The Fresh Loaf

News & Information for Amateur Bakers and Artisan Bread Enthusiasts

seeking feedback

Canucklehead's picture
Canucklehead

seeking feedback

Hello everyone.

I feel like I'm starting to get some consistency in my bakes but still feel a bit challenged by a couple of things.

First, here is my newest loaf. Decent crumb. Good expansion in dutch oven. Flour was 250g bread, 150g whole wheat bread, and 100g rye. 80% hydration.

Based on these photos, how do people feel about the fermentation level? Under, over, or just right?

As for my two challenges, what might I do differently to obtain a more open crumb and a better ear?

 

dbazuin's picture
dbazuin

Why do you want a more open crumb. Looks ok to me. 

Canucklehead's picture
Canucklehead

I've just seen a lot of photos of what appears to be the signature "open crumb" that people seem to be aiming for (see photo below). The pockets are larger. I wanted to know what could be improved with technique that might achieve that.

Thanks for the feedback. I feel it turned out quite nicely too!

ifs201's picture
ifs201

I think for 50% whole grain and a lot of rye the crumb isn't going to get much more open than that, but if you learn a trick let me know! The oven bloom was good so getting an ear might be helped by changing the angle of the score. 

Canucklehead's picture
Canucklehead

Thanks for the feedback. Maybe that's the "issue". I wasn't aware that using whole grains reduces the openness of the crumb. I have yet to try a purely white sourdough. Maybe that's worth a try just to see how it turns out differently.

As for the score angle, I've tried following the recommendations but have yet to achieve the "optimal" ear. I'll keep experimenting with that. I take it angle and depth are the two key things when scoring for an ear?

Benito's picture
Benito

I agree with the others that the fermentation looks great, the crumb is open for the % whole grain used.

At what angle and how deep did you score.  As Ilene said you might get a better ear with altered scoring.

Benny

Canucklehead's picture
Canucklehead

Thanks! Good to know. I just responded to someone else that I've yet to make a white sourdough so I guess my frame of reference is limited to whole grains. Wasn't aware it affected the openness of the crumb.

What would you say is the optimal angle and depth? I tried about 45 degrees and 1/4" depth. I assume too shallow and you won't get an ear?

ciabatta's picture
ciabatta

I like 1/2" to 3/4".  it seems pretty deep, but the oven spring brings it all back up.

james

Canucklehead's picture
Canucklehead

Okay. Cool. I'll experiment with going a bit deeper and see how it goes. Thanks!

Benito's picture
Benito

For batards with good proof, ie not overproofed, I like to score between ½-1 cm deep and about 45% angle or so to the dough surface.  Scoring is only part of the equation of course, you need good oven spring to get a good bloom to open up the score and spring the ear.  For good oven spring you need good fermentation as well as good dough tension for which you’ll need good structure in your dough.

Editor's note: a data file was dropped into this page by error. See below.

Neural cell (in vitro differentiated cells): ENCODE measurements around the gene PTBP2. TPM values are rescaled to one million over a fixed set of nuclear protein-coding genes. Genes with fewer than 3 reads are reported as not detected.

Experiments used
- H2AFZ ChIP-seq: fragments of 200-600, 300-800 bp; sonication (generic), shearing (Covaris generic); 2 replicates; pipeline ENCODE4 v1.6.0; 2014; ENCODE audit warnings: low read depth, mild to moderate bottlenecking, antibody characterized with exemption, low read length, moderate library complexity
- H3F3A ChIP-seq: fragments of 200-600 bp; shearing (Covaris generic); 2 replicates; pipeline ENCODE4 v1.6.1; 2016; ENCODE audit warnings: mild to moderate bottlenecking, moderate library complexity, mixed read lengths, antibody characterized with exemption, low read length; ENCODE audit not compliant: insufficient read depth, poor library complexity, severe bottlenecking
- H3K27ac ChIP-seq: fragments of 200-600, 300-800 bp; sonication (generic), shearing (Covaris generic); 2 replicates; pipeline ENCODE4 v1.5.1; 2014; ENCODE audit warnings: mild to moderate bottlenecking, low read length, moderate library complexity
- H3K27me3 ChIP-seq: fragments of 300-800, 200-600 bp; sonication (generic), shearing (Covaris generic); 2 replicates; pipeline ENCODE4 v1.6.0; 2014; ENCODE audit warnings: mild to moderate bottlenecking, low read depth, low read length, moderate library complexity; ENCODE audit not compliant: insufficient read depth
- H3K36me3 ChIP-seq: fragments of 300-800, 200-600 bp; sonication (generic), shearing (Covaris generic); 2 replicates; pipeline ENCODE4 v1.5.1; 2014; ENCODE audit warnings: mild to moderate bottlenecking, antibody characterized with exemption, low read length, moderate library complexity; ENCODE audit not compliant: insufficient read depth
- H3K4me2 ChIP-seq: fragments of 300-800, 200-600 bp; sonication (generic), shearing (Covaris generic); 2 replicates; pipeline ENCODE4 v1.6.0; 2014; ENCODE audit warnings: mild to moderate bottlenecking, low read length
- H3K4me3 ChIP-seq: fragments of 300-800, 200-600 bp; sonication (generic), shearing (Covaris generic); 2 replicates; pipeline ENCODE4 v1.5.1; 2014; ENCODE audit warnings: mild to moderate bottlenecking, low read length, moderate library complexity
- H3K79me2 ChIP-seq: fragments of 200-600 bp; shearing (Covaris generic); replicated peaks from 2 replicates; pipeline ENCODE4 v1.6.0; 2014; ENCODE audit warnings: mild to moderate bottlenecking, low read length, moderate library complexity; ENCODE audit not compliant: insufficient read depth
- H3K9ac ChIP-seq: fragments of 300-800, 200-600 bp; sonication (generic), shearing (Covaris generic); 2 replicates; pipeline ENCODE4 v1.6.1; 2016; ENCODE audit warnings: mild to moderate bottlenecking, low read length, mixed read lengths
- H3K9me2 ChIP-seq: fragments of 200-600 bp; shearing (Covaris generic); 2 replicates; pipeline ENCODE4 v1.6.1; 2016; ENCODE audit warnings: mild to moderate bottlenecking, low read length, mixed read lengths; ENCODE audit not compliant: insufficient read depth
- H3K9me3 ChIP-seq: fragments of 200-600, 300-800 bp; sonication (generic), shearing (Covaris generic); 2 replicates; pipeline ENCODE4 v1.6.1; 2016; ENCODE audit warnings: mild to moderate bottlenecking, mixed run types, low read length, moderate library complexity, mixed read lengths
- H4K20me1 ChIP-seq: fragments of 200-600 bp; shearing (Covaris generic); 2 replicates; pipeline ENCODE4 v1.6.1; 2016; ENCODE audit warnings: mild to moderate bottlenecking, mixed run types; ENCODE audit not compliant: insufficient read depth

I mention proofing, so if you have over proofed, as my last bake was, you’ll want to score more delicately and more shallow as a deep score will result in the dough collapsing.

Benny

Canucklehead's picture
Canucklehead

Thanks for the tips!!

gavinc's picture
gavinc

Looks good to me. Maillard reaction = taste. The crumb looks like what I like. 

Use a curved lame to get an ear.

Cheers.

Canucklehead's picture
Canucklehead

thank you. I did order a lame. Curious how a curved lame affects the ear. I mean, an angled cut is an angled cut, no? Does a curved lame just make getting the right angle easier?

DanAyo's picture
DanAyo

As others have said, 100% whole wheat and 40% of that whole rye - the crumb is fantastic. Rye is not going to produce the gluten necessary yo produce super open crumb. It is also not know for large picturesque ears.

Your improvement from THIS BREAD to your present bake is astronomical!

Where did this bread come from? It is a masterpiece.

Canucklehead's picture
Canucklehead

Thank you for such nice feedback. I am happy with the improvement for sure! The previous loaf you referenced was wrong in so many ways. Bad planning altogether. But it was great to learn from and for understanding the consequences of decisions as well as recognizing what over/under-fermentation looks like. I completely over-compensated with the loaf right after that and it was definitely under-proofed. The loaf for which I asked feedback was the third one after that. The previous one was pretty good too but this one was better.

As for the photo, it was from an internet search. It’s what I consider the ideal and what I’d like to get to! It’s really beautiful, eh? Having said that, I wonder if it’s the cross section from a sourdough baguette. A finer crumb in a smaller cross-section making it look more open? Also, the roundness of the cross-section suggests it might be a smaller diametre.

DanAyo's picture
DanAyo

I don’t think it is a baguette, but it does appear to be a relatively small loaf. If you learn to produce that Honeycomb Lacy crumb, let me be your first student :-). It is also my favorite type of crumb.

Here is a similar shot (taken from Instagram) of my favorite crumb.

Canucklehead's picture
Canucklehead

So nice! I’d love to know how it was achieved. Looking at the crumb, it looks like it may have been stretched and rolled. 

kqa100's picture
kqa100

That photo is from Trevor Wilson's Instagram -- and, tellingly, I *think* it's ciabatta dough. Definitely no way anyone's getting that crumb with 40% rye!

Canucklehead's picture
Canucklehead

Well technically, it’s 50% whole wheat with 40% of that 50% being rye.

kqa100's picture
kqa100

My point stands! ;)